The beige paper menus at Dockside Saloon & Restaurant (2047 NW Front Ave., 241-6433, docksidesaloon.com) are as faded and peeling as the longshoremen drinking shots in the shanty bar within spitting distance of the Fremont Bridge. But a keen seafarer’s eye can still make out the legend printed behind the varieties of omelets: “Our real claim to fame was the finding of the Tonya Harding garbage that was to be the downfall of the Olympic skater.”
In an account taking up its full back page, the menu takes patrons back to the heady days of 1994, when local figure skater Harding was suspected of ordering the kneecapping of Lillehammer Winter Olympics rival Nancy Kerrigan. Harding’s ex-husband Jeff Gillooly made the miscalculation of dropping written evidence of the conspiracy into the Dockside dumpster—which was closely monitored by owner Kathy Peterson, who turned the trash over to the FBI. The menu offers this as a cautionary tale about not driving an extra five miles to the Metro garbage transfer station, and concludes: “We joke that we’re best known for our garbage, but we think our food is pretty darned good.” AARON MESH.
Arati von Behren is a lucid dreamer. The plans for Fly Awake Tea Garden (3514 NE 13th Ave., 867-8905, flyawakepdx.com) originated in a dream she had a few years back. “If you sit here for a while, you’ll notice lots of stuff going on,” says von Behren’s husband, Kevin, leaning against his wooden tea bar equipped with wheels and propane hookup. “She dreamed the whole thing.”
The “whole thing” is a propane stove, chocolate truffles, bananas, a wooden tea bar, an Audubon Society certified platinum garden (mostly ferns and herbs) and a picnic table. Oolong tea is served in 6-ounce cups ($3 a pot). The tea bar is stationed in front of Kevin von Behren’s former glass-blowing studio and his current garage, and the teas come from high-altitude regions in Argentina, China and India. Fly Awake’s slogan, “This is a dream,” appears on a drawing of a limp hand. “Check yourself as you leave,” Kevin says, “you might feel a bit...” He raises his arms and dangles his hands above his head—as if this were the best way to describe his backyard. JOE DONOVAN.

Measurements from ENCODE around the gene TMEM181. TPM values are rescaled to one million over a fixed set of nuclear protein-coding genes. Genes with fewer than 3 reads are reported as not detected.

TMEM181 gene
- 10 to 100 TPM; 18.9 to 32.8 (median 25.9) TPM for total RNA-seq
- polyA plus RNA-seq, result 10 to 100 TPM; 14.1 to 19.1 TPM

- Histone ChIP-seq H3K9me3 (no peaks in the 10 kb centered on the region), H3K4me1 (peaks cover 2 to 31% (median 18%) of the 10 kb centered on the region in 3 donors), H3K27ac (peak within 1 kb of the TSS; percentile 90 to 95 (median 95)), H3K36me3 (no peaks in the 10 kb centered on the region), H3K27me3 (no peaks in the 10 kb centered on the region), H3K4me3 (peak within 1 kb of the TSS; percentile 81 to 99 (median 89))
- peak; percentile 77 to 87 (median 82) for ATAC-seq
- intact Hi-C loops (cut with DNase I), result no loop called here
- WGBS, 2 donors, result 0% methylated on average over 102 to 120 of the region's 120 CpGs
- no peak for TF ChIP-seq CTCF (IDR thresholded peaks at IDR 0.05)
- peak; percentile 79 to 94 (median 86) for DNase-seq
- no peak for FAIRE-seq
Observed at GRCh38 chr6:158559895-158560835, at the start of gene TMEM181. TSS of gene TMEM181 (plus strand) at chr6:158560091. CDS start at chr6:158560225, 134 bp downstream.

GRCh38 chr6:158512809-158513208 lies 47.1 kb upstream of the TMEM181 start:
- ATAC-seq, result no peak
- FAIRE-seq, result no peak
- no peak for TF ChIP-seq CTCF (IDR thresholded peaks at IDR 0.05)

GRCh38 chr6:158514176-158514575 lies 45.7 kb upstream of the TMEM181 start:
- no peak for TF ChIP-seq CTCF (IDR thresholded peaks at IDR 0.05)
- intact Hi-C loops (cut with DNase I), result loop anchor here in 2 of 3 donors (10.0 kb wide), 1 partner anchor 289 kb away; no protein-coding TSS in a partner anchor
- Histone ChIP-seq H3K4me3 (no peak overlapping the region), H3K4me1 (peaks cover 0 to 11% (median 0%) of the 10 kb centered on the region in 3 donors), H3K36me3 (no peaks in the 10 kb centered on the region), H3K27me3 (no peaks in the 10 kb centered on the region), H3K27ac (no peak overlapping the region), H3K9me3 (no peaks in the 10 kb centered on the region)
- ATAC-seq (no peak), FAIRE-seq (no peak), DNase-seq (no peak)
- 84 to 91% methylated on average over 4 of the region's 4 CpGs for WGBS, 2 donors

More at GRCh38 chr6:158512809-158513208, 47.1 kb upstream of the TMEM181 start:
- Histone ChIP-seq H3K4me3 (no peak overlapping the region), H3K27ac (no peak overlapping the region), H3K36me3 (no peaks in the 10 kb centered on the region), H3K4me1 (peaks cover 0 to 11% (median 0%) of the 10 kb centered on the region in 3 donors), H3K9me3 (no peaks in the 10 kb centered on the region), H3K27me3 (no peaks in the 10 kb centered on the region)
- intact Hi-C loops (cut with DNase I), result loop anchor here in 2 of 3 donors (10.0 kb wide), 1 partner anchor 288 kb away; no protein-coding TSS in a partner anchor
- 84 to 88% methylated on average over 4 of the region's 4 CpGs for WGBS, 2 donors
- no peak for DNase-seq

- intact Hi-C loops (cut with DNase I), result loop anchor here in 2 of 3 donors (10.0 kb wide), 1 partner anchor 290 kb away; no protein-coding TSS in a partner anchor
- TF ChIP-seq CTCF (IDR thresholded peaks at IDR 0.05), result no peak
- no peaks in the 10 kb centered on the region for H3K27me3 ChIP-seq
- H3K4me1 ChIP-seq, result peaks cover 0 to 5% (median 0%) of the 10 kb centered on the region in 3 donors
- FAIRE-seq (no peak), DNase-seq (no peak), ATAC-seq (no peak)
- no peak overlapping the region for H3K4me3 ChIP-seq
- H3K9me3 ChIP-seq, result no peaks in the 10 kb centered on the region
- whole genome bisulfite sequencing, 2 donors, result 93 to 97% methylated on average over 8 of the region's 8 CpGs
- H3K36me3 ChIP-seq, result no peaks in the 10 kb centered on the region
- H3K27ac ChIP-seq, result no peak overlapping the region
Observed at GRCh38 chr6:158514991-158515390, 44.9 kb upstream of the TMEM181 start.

bunkbar.com). Yet, when it comes to what is potentially the restaurant’s greatest creation, the Iceberg,
the world has been strangely silent. Perhaps it is the simple
ingredients of the recipe that have thrown people: a pint of Rainier
topped with a splash of frozen margarita. It’s a brilliant conceit, with
the sharp sweetness of the latter canceling out the bite of the former,
and conversely, the swell of the beer tamping down the margarita’s
enamel-threatening tang. When the real heat of the summer hits Portland,
I can think of no better refresher than this marvel. Moderation is key,
not only due to its price ($6) but also because the Iceberg’s alcohol
sneaks up on you fast. ROBERT HAM.
Sour Diesel, you citrusy temptress. You’re crisp satin between my thumb and forefinger, and the way your lemongrass aroma wafts across my tongue is...well, it’s nice, but it’s still smoke. This sativa-heavy strain, which I get through Clear Mind Medical in Vancouver (clearmindmedical.com) for fully certified medical purposes, swept the East Coast in the early naughts, which isn’t surprising since it provides an alert, creative float of a high. Mainly what’s great is you can carry on in social situations just as easily (and maybe more easily) as ever. There may be better sativa subtypes out there, but I’ve yet to find them. Just think: Soon you’ll have only to cross the river to buy it from a store. ZAP ROWSDOWER.